China's appalling and systematic mistreatment of Uighurs exposed in new Xinjiang leak
The leak shows that one man had been arrested and forced into an internment camp - reluctantly dubbed "re-education" camps by China - simply for growing a beard and because his wife chose to wear a veil.
The database obtained by the AP shows the internment of 311 individuals with relatives abroad and lists information on more than 2,000 of their relatives, neighbours and friends, demonstrating in stark detail the state's use of surveillance tactics on its civilians.
Each entry includes the detainee's name, address, national identity number, detention date and location, along with a detailed dossier on their family, religious and neighbourhood background, the reason for detention, and a decision on whether or not to release them.
Issued within the past year, the documents do not indicate which government department compiled them or for whom.
Taken as a whole, the information offers the fullest and most personal view yet into how Chinese officials decided who to detain and who to release in the camps, as part of a massive crackdown that has locked away more than a million ethnic and religious minorities, mostly Muslims.
The database emphasises that the Chinese government focused on religion as a reason for detention - not just political extremism, as authorities claim, but for ordinary activities such as praying, attending a mosque and growing a beard.
It also shows the role of family: People with detained relatives are far more likely to end up in a camp themselves, uprooting and criminalising entire families like Emer's in the process.
Similarly, family background and attitude is a bigger factor than detainee behaviour in why they are released.
"It's very clear that religious practice is being targeted," said Darren Byler, a University of Colorado researcher studying the use of surveillance technology in Xinjiang.
"They want to fragment society, to pull the families apart and make them much more vulnerable to retraining and reeducation."
Asked whether Xinjiang is targeting religious people and their families, foreign ministry spokesman Geng Shuang said "this kind of nonsense is not worth commenting on".
The government long denied the existence of such camps.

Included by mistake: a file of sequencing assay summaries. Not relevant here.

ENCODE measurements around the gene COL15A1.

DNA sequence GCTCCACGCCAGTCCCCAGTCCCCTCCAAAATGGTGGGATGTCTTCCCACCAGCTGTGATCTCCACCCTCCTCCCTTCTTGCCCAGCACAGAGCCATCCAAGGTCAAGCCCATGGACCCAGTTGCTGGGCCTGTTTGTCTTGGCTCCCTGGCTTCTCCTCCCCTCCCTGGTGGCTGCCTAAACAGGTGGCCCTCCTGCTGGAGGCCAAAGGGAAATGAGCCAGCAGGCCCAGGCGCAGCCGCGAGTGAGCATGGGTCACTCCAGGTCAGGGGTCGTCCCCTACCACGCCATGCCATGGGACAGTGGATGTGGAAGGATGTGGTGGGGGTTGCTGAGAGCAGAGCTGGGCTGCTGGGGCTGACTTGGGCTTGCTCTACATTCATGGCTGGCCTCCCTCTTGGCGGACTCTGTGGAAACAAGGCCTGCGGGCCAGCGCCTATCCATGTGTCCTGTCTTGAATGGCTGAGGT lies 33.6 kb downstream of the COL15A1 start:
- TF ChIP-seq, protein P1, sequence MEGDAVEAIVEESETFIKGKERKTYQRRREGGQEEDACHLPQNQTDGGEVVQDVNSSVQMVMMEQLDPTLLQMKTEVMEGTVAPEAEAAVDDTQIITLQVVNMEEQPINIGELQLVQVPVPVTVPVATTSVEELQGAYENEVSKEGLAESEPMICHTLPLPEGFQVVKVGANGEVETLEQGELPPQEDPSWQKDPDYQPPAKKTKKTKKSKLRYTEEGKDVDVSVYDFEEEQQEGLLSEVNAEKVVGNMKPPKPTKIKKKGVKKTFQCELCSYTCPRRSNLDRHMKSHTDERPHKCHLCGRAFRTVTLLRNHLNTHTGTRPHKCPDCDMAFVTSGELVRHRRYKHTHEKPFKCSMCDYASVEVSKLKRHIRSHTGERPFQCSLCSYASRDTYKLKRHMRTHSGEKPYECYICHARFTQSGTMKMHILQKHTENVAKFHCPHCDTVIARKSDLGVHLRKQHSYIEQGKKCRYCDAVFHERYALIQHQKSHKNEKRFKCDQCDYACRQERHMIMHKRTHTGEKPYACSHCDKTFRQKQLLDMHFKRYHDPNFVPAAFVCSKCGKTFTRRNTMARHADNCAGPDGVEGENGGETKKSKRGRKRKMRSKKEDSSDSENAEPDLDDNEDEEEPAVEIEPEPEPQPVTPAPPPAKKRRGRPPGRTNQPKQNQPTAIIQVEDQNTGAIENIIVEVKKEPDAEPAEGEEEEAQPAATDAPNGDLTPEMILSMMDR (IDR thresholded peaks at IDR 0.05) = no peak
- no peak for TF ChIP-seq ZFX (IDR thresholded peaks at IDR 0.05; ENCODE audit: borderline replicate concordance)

In the wake of overwhelming evidence, it eventually admitted to the existence of "re-education" camps, insisting that such entities were created to tackle extremism and for voluntary job training, despite the fact that ordinary citizens are being targeted.
With the 9/11 attacks in the US, officials began using the spectre of terrorism to justify harsher religious restrictions, saying young Uighurs were susceptible to Islamic extremism.
After militants set off bombs at a train station in Xinjiang's capital in 2014, President Xi Jinping launched a so-called "People's War on Terror", transforming Xinjiang into a digital police state.
The leak of the database from sources in the Uighur exile community follows the release in November of a classified blueprint on how the mass detention system really works.
The blueprint obtained by the International Consortium of Investigative Journalists, which includes the AP, showed that the centres are in fact forced ideological and behavioural re-education camps run in secret.
Another set of documents leaked to The New York Times late last year revealed the historical lead-up to the mass detention.
The detainees listed come from Karakax County, a traditional settlement of about 650,000 on the edge of Xinjiang's Taklamakan Desert where more than 97 percent of residents are Uighur.
The list was corroborated through interviews with former Karakax residents, Chinese identity verification tools, and other lists and documents seen by the AP.
Detainees and their families are tracked and classified by rigid, well-defined categories.
Households are designated as "trustworthy" or "not trustworthy", and their attitudes are graded as "ordinary" or "good".